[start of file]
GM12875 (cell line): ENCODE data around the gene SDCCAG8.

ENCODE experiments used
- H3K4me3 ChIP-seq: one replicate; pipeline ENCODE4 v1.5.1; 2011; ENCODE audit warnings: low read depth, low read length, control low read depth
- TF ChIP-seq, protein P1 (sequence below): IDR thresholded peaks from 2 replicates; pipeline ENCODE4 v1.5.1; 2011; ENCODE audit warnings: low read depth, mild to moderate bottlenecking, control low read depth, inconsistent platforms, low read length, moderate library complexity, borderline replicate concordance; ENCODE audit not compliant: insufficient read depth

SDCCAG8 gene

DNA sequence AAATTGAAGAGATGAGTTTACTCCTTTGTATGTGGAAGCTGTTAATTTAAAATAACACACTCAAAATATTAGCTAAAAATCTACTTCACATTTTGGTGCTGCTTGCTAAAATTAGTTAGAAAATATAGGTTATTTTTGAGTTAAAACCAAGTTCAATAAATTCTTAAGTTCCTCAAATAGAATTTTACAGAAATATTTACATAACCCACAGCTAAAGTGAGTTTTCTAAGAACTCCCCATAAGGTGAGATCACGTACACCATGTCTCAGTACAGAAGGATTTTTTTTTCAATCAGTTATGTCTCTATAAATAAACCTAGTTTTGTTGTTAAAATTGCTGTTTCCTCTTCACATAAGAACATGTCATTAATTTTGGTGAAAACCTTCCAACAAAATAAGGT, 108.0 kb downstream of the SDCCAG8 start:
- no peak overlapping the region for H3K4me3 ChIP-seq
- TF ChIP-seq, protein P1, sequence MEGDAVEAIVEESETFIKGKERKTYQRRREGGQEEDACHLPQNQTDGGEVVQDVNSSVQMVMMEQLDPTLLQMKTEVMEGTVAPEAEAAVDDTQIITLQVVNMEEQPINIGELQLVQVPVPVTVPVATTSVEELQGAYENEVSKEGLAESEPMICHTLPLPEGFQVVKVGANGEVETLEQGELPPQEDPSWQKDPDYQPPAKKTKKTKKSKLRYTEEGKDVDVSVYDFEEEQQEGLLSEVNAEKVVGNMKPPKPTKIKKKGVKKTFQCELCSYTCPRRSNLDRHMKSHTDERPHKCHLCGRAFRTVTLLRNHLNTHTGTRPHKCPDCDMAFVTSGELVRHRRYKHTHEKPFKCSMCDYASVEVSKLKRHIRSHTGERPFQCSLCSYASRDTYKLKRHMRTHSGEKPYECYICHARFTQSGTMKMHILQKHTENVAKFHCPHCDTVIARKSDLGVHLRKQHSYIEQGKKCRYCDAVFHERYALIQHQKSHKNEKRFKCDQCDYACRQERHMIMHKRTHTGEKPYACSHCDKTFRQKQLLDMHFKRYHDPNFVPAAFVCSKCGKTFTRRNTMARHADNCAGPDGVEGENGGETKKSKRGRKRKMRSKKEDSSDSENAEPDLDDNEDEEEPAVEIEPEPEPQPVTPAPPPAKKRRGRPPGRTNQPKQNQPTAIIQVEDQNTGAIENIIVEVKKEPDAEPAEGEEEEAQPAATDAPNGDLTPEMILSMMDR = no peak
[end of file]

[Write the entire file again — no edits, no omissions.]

GM12875 (cell line): ENCODE data around the gene SDCCAG8.

ENCODE experiments used
- H3K4me3 ChIP-seq: one replicate; pipeline ENCODE4 v1.5.1; 2011; ENCODE audit warnings: low read depth, low read length, control low read depth
- TF ChIP-seq, protein P1 (sequence below): IDR thresholded peaks from 2 replicates; pipeline ENCODE4 v1.5.1; 2011; ENCODE audit warnings: low read depth, mild to moderate bottlenecking, control low read depth, inconsistent platforms, low read length, moderate library complexity, borderline replicate concordance; ENCODE audit not compliant: insufficient read depth

SDCCAG8 gene

DNA sequence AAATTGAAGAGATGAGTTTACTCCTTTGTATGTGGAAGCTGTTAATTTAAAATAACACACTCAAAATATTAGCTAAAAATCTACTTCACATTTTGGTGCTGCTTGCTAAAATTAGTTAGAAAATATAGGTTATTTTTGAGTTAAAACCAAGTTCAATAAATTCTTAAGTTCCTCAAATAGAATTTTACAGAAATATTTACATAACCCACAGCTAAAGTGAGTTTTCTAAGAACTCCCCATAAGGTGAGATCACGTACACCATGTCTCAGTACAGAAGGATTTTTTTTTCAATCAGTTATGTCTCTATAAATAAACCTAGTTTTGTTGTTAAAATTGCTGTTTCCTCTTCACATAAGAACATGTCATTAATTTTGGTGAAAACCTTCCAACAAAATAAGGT, 108.0 kb downstream of the SDCCAG8 start:
- no peak overlapping the region for H3K4me3 ChIP-seq
- TF ChIP-seq, protein P1, sequence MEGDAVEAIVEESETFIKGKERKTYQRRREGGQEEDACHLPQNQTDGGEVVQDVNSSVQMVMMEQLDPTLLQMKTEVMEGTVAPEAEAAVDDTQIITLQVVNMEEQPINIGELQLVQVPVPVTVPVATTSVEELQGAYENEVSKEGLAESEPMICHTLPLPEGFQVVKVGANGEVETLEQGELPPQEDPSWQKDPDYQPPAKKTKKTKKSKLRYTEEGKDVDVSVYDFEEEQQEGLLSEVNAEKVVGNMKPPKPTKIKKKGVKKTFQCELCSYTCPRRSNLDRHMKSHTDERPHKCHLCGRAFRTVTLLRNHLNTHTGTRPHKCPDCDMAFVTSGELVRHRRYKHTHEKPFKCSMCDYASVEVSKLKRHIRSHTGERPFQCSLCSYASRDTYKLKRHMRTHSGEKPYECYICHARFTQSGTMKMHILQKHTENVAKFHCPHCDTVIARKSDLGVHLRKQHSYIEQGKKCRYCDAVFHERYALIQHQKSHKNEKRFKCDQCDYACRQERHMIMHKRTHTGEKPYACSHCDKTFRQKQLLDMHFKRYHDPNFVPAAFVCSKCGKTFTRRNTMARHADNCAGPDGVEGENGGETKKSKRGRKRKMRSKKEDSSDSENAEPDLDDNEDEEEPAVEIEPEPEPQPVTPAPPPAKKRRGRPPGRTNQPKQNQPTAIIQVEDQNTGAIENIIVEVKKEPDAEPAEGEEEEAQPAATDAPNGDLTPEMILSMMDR = no peak